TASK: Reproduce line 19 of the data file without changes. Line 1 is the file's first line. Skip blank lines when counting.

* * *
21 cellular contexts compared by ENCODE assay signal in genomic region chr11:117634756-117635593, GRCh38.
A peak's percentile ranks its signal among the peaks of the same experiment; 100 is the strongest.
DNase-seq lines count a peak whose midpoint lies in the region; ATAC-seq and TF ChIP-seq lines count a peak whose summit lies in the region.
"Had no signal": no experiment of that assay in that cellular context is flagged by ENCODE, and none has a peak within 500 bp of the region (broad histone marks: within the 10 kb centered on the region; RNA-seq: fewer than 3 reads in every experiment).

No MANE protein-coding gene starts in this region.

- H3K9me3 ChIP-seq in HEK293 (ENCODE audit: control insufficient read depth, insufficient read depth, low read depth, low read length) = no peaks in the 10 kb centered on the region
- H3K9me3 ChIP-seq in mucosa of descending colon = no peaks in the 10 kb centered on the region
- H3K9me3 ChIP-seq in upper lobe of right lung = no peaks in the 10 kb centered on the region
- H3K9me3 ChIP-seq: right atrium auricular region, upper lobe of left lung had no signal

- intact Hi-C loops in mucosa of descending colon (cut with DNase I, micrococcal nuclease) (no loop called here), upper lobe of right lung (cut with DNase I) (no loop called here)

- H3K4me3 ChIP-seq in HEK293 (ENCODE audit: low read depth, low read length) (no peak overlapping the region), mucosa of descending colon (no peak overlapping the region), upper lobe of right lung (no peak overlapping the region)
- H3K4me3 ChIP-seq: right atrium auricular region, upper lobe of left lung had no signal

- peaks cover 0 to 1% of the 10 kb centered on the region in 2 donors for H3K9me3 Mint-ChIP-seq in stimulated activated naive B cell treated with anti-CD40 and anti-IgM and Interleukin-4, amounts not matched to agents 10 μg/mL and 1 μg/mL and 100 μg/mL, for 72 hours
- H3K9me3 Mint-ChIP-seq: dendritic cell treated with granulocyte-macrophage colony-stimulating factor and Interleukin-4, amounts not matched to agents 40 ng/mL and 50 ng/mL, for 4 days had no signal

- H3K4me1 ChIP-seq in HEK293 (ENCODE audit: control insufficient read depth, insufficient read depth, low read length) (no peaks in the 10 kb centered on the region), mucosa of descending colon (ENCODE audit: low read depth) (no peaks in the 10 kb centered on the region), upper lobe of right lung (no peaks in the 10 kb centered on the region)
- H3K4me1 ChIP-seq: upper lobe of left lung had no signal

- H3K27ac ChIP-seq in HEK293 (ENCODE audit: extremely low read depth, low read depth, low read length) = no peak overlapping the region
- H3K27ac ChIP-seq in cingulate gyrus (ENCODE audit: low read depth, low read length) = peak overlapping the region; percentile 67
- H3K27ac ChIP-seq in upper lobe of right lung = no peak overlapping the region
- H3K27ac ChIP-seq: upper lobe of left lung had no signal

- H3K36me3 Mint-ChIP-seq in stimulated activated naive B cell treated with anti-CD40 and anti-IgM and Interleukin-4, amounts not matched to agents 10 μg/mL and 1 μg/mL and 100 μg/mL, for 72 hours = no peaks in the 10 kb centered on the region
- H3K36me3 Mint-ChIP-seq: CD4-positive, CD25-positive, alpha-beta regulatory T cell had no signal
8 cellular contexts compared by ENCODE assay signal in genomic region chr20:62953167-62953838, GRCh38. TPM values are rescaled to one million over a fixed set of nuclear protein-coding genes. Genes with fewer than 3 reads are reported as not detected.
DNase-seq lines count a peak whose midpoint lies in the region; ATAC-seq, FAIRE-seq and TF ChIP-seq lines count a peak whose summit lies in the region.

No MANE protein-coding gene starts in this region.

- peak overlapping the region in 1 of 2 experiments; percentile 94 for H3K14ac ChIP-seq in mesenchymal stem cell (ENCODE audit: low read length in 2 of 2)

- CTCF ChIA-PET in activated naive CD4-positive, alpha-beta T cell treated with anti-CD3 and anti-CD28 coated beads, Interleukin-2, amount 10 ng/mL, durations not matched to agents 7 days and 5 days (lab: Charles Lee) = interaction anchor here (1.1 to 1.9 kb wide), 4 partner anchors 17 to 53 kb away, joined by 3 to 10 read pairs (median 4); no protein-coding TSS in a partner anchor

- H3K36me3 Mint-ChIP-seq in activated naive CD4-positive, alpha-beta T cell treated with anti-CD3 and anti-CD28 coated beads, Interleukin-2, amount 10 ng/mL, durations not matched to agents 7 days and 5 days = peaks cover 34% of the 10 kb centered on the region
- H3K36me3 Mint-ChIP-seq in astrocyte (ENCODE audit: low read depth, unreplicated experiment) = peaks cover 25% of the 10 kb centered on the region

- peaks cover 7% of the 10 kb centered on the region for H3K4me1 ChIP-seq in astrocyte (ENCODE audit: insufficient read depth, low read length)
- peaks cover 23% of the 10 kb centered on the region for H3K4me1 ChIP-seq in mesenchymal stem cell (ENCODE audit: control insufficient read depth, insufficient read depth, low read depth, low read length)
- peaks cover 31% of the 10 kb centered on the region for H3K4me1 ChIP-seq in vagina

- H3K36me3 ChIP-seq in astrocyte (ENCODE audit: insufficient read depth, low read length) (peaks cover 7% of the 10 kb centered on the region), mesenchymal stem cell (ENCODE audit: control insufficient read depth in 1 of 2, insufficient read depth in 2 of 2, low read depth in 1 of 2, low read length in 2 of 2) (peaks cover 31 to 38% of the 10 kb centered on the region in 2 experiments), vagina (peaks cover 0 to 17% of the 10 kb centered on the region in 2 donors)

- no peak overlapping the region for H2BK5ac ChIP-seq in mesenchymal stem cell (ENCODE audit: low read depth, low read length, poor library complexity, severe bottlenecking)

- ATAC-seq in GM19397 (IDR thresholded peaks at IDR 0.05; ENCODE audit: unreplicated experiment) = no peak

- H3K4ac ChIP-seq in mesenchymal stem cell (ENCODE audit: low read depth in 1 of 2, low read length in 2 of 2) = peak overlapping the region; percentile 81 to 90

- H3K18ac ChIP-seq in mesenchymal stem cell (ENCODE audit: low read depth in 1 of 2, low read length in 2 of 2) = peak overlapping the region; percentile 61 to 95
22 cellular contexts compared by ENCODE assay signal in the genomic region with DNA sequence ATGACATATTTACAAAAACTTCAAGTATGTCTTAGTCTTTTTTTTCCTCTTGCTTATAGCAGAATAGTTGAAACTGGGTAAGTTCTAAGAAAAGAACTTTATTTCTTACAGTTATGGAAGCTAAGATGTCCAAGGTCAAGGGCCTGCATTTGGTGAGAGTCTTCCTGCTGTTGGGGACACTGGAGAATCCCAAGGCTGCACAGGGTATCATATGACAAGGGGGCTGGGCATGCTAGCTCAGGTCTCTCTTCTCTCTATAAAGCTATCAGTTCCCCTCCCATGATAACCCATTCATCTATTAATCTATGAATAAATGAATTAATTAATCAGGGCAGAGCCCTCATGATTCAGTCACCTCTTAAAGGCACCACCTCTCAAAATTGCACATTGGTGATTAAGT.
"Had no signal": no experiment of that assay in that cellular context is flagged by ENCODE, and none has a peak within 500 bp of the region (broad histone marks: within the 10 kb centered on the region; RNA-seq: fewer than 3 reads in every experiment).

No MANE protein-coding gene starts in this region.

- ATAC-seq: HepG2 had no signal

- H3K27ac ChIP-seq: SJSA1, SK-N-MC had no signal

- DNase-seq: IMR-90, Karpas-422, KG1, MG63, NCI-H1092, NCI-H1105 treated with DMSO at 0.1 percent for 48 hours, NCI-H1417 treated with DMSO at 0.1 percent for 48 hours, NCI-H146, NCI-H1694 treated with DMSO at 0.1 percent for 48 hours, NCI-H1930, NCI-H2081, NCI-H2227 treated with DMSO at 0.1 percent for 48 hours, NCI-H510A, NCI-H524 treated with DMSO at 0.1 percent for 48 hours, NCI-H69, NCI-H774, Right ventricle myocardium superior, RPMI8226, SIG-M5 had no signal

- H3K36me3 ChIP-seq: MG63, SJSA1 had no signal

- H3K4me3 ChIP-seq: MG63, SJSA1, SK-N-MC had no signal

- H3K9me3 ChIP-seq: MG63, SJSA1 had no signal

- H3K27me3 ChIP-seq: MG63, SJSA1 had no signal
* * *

- H3K27ac ChIP-seq in upper lobe of right lung = no peak overlapping the region